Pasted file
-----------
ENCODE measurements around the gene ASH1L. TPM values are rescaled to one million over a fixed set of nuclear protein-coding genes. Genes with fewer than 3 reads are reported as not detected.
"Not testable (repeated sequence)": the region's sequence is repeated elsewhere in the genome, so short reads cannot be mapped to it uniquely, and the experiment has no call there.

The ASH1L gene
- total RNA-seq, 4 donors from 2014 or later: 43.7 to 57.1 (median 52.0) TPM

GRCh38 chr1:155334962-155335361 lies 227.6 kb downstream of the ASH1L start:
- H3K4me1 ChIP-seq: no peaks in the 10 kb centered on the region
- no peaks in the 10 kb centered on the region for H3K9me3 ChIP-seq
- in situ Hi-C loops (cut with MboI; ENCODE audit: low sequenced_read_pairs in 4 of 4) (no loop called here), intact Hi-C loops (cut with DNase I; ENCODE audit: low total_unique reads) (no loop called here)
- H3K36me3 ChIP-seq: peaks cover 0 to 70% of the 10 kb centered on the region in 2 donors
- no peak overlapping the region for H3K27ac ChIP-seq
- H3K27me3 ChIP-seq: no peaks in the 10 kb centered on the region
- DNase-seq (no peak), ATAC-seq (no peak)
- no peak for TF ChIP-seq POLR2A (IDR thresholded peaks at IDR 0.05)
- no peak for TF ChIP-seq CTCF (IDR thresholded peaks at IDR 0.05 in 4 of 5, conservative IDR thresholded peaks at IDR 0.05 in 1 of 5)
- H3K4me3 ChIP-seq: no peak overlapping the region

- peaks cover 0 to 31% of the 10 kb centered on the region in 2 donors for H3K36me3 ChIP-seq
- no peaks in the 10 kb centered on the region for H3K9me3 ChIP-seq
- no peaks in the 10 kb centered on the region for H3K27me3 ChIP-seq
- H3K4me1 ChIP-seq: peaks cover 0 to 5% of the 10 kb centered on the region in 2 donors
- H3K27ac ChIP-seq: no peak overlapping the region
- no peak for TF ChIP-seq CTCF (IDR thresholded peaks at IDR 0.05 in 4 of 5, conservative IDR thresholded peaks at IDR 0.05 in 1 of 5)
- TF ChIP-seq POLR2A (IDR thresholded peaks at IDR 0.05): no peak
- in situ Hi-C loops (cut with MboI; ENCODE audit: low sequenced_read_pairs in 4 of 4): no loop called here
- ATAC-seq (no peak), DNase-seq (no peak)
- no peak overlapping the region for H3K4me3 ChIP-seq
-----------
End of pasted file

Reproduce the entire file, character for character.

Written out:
ENCODE measurements around the gene ASH1L. TPM values are rescaled to one million over a fixed set of nuclear protein-coding genes. Genes with fewer than 3 reads are reported as not detected.
"Not testable (repeated sequence)": the region's sequence is repeated elsewhere in the genome, so short reads cannot be mapped to it uniquely, and the experiment has no call there.

The ASH1L gene
- total RNA-seq, 4 donors from 2014 or later: 43.7 to 57.1 (median 52.0) TPM

GRCh38 chr1:155334962-155335361 lies 227.6 kb downstream of the ASH1L start:
- H3K4me1 ChIP-seq: no peaks in the 10 kb centered on the region
- no peaks in the 10 kb centered on the region for H3K9me3 ChIP-seq
- in situ Hi-C loops (cut with MboI; ENCODE audit: low sequenced_read_pairs in 4 of 4) (no loop called here), intact Hi-C loops (cut with DNase I; ENCODE audit: low total_unique reads) (no loop called here)
- H3K36me3 ChIP-seq: peaks cover 0 to 70% of the 10 kb centered on the region in 2 donors
- no peak overlapping the region for H3K27ac ChIP-seq
- H3K27me3 ChIP-seq: no peaks in the 10 kb centered on the region
- DNase-seq (no peak), ATAC-seq (no peak)
- no peak for TF ChIP-seq POLR2A (IDR thresholded peaks at IDR 0.05)
- no peak for TF ChIP-seq CTCF (IDR thresholded peaks at IDR 0.05 in 4 of 5, conservative IDR thresholded peaks at IDR 0.05 in 1 of 5)
- H3K4me3 ChIP-seq: no peak overlapping the region

- peaks cover 0 to 31% of the 10 kb centered on the region in 2 donors for H3K36me3 ChIP-seq
- no peaks in the 10 kb centered on the region for H3K9me3 ChIP-seq
- no peaks in the 10 kb centered on the region for H3K27me3 ChIP-seq
- H3K4me1 ChIP-seq: peaks cover 0 to 5% of the 10 kb centered on the region in 2 donors
- H3K27ac ChIP-seq: no peak overlapping the region
- no peak for TF ChIP-seq CTCF (IDR thresholded peaks at IDR 0.05 in 4 of 5, conservative IDR thresholded peaks at IDR 0.05 in 1 of 5)
- TF ChIP-seq POLR2A (IDR thresholded peaks at IDR 0.05): no peak
- in situ Hi-C loops (cut with MboI; ENCODE audit: low sequenced_read_pairs in 4 of 4): no loop called here
- ATAC-seq (no peak), DNase-seq (no peak)
- no peak overlapping the region for H3K4me3 ChIP-seq